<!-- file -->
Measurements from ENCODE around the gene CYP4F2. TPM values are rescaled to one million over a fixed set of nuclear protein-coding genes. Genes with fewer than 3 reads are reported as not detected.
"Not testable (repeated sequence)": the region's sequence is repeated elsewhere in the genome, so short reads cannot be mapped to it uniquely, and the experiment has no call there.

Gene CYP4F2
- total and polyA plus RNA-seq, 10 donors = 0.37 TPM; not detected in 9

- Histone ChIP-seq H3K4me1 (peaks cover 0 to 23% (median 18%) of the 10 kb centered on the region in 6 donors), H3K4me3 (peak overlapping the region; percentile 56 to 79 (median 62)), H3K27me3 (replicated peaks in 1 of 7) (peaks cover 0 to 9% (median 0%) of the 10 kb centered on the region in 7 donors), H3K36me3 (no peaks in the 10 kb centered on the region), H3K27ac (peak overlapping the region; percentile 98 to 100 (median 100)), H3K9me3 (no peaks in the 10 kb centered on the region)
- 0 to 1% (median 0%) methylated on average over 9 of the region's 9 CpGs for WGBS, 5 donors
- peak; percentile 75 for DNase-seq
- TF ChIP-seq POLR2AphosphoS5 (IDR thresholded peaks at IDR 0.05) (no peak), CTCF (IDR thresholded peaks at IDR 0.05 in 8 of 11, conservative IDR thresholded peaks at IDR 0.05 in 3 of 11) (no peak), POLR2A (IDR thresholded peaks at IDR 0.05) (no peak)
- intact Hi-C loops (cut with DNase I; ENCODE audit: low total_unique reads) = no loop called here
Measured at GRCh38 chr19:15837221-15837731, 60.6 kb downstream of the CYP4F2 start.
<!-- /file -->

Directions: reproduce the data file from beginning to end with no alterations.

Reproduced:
Measurements from ENCODE around the gene CYP4F2. TPM values are rescaled to one million over a fixed set of nuclear protein-coding genes. Genes with fewer than 3 reads are reported as not detected.
"Not testable (repeated sequence)": the region's sequence is repeated elsewhere in the genome, so short reads cannot be mapped to it uniquely, and the experiment has no call there.

Gene CYP4F2
- total and polyA plus RNA-seq, 10 donors = 0.37 TPM; not detected in 9

- Histone ChIP-seq H3K4me1 (peaks cover 0 to 23% (median 18%) of the 10 kb centered on the region in 6 donors), H3K4me3 (peak overlapping the region; percentile 56 to 79 (median 62)), H3K27me3 (replicated peaks in 1 of 7) (peaks cover 0 to 9% (median 0%) of the 10 kb centered on the region in 7 donors), H3K36me3 (no peaks in the 10 kb centered on the region), H3K27ac (peak overlapping the region; percentile 98 to 100 (median 100)), H3K9me3 (no peaks in the 10 kb centered on the region)
- 0 to 1% (median 0%) methylated on average over 9 of the region's 9 CpGs for WGBS, 5 donors
- peak; percentile 75 for DNase-seq
- TF ChIP-seq POLR2AphosphoS5 (IDR thresholded peaks at IDR 0.05) (no peak), CTCF (IDR thresholded peaks at IDR 0.05 in 8 of 11, conservative IDR thresholded peaks at IDR 0.05 in 3 of 11) (no peak), POLR2A (IDR thresholded peaks at IDR 0.05) (no peak)
- intact Hi-C loops (cut with DNase I; ENCODE audit: low total_unique reads) = no loop called here
Measured at GRCh38 chr19:15837221-15837731, 60.6 kb downstream of the CYP4F2 start.